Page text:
South Korea Launches First Homegrown Space Rocket

    21 October 2021

    South Korea has launched its first space rocket to be completely developed and built in the country. But the rocket failed to successfully deploy a test satellite into orbit after its launch Thursday.

    South Korean television showed a live broadcast of the launch. The 47-meter rocket lifted off with bright yellow fire shooting from its engines.

    The rocket is called Nuri. It launched from the country's Naro Space Center, which is on a small island off South Korea's southern coast.

    President Moon Jae-in watched from the space center. He said the rocket completed all its flight stages just as it was supposed to. "All this was done based on technology that is completely ours," he said.

    But Moon added that the rocket then failed to place the test satellite into orbit. "Unfortunately, we did not fully reach our goal."

    Moon praised the workers and said although the mission was incomplete, the project would press ahead. "It's not long before we'll be able to launch it exactly into the target trajectory." Moon said the launch demonstrated the country's progress and promised that the "Korea Space Age" was coming.

    Nuri is the country's first space launch vehicle developed and built completely with South Korean technology. The three-stage rocket is powered by five rocket engines to complete its first and second stages. Another engine is used during the rocket's final stage.

    The rocket is designed to carry a payload of up to 1.5 tons to an orbit 600 to 800 kilometers above Earth.

    The Nuri rocket, the first domestically produced space rocket, sits on its launch pad at the Naro Space Center in Goheung, South Korea, Thursday, Oct. 21, 2021. (Korea Pool via AP)
    The Nuri rocket, the first domestically produced space rocket, sits on its launch pad at the Naro Space Center in Goheung, South Korea, Thursday, Oct. 21, 2021. (Korea Pool via AP)

    Science minister Lim Hye-sook told reporters the mission failed because the third-stage engine stopped burning about 50 seconds earlier than expected. This prevented the payload from reaching the right speed to reach orbit.

    Officials from the country's space agency, the Korea Aerospace Research Institute, said debris from the test payload was expected to land in waters south of Australia. The agency said it was planning to form an inspection committee soon to study what went wrong and to make plans for the next test launch. Another attempt is planned for May.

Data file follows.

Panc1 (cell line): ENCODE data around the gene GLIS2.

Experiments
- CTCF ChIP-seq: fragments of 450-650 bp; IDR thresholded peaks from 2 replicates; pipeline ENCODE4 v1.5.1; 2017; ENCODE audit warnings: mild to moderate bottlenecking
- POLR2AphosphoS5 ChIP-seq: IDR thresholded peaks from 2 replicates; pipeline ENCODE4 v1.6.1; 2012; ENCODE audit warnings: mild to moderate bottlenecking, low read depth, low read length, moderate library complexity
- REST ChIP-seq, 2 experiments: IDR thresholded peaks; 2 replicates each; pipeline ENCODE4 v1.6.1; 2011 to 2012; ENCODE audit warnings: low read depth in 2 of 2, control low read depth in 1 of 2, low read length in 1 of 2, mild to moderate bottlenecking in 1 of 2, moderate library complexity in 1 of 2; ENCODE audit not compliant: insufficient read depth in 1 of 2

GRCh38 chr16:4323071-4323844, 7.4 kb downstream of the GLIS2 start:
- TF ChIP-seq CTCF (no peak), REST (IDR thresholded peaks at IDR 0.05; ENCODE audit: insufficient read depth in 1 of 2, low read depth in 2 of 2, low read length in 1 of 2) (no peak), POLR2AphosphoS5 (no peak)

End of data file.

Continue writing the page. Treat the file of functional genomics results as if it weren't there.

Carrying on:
After depending on other countries to launch its satellites since the early 1990s, South Korea is now trying to become the 10th nation to send a satellite into space with its own technology.

    Officials say this ability would be important for the country's future space projects. South Korea plans to launch communications satellites as well as its own military intelligence satellites. The country is also hoping to send an explorer to the moon by 2030.

    South Korea launched another space launch vehicle from the Naro spaceport in 2013. That vehicle, named Naro, was a two-stage rocket built mainly with Russian technology.

    Naro's launch came after years of delays and a series of failures. The rocket reached the desired altitude during its first test in 2009. But it failed to release a satellite into orbit. Then, during a second test in 2010, Naro exploded shortly after takeoff.

    I'm Bryan Lynn.

    The Associated Press, Reuters and Agence France-Presse reported this story. Bryan Lynn adapted the reports for VOA Learning English. Mario Ritter, Jr. was the editor.

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    Words in This Story

    stage – n. a particular time within a process

    unfortunate – adj. unlucky

    mission – n. an important project or trip, especially involving space travel

    trajectory – n. the curved line that something follows as it moves through the air

    payload – n. the amount of goods that a vehicle can carry

    debris – n. broken or torn pieces that come from something larger